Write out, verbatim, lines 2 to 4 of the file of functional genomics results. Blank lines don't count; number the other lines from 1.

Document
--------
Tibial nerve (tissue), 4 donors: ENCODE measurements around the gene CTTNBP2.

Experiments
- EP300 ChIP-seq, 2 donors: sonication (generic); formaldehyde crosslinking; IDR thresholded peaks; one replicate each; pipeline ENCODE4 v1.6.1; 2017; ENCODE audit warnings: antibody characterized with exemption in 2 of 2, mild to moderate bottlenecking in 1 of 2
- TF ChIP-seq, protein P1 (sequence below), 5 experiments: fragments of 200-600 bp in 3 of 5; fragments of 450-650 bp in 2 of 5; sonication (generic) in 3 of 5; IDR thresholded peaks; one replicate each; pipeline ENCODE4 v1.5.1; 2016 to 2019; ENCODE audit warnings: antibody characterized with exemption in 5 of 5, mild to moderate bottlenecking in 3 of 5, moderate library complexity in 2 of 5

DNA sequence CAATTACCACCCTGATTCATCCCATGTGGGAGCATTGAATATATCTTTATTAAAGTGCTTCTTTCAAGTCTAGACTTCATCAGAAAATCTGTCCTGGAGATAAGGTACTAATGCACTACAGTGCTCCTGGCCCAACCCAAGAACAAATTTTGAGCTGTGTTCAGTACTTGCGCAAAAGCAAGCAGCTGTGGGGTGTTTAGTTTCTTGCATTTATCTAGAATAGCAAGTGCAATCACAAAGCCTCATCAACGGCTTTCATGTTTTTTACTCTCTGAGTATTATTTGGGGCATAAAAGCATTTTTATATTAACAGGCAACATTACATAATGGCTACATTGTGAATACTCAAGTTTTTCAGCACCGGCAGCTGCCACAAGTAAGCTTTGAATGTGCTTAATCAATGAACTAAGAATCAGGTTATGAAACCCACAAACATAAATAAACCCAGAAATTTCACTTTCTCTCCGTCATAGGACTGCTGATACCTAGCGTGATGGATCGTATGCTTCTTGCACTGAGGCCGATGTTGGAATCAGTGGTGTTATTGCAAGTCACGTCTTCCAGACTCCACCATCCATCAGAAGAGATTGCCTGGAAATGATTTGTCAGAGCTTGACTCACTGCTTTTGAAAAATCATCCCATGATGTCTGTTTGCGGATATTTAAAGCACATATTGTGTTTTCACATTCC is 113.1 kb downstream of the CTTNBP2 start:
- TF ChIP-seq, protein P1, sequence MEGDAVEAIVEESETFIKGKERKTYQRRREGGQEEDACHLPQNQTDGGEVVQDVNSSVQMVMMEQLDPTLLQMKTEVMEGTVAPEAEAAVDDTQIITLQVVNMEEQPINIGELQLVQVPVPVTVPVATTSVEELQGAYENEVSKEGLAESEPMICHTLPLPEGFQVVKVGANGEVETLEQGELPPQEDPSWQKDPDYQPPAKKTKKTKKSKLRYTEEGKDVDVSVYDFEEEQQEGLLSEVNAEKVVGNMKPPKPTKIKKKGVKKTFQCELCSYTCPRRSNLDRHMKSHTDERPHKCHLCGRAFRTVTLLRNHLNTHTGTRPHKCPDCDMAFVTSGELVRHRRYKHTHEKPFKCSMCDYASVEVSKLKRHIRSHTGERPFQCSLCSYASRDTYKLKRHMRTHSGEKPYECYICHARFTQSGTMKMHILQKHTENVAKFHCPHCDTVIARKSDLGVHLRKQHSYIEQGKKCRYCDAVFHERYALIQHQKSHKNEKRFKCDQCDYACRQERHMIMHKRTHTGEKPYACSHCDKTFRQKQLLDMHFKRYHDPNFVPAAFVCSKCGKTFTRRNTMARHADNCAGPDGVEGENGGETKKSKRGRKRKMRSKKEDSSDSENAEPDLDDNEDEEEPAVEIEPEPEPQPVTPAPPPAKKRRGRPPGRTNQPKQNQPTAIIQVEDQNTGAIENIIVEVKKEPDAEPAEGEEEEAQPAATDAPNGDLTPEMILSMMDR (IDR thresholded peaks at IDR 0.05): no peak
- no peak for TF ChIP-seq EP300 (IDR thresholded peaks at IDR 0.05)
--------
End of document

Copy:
Experiments
- EP300 ChIP-seq, 2 donors: sonication (generic); formaldehyde crosslinking; IDR thresholded peaks; one replicate each; pipeline ENCODE4 v1.6.1; 2017; ENCODE audit warnings: antibody characterized with exemption in 2 of 2, mild to moderate bottlenecking in 1 of 2
- TF ChIP-seq, protein P1 (sequence below), 5 experiments: fragments of 200-600 bp in 3 of 5; fragments of 450-650 bp in 2 of 5; sonication (generic) in 3 of 5; IDR thresholded peaks; one replicate each; pipeline ENCODE4 v1.5.1; 2016 to 2019; ENCODE audit warnings: antibody characterized with exemption in 5 of 5, mild to moderate bottlenecking in 3 of 5, moderate library complexity in 2 of 5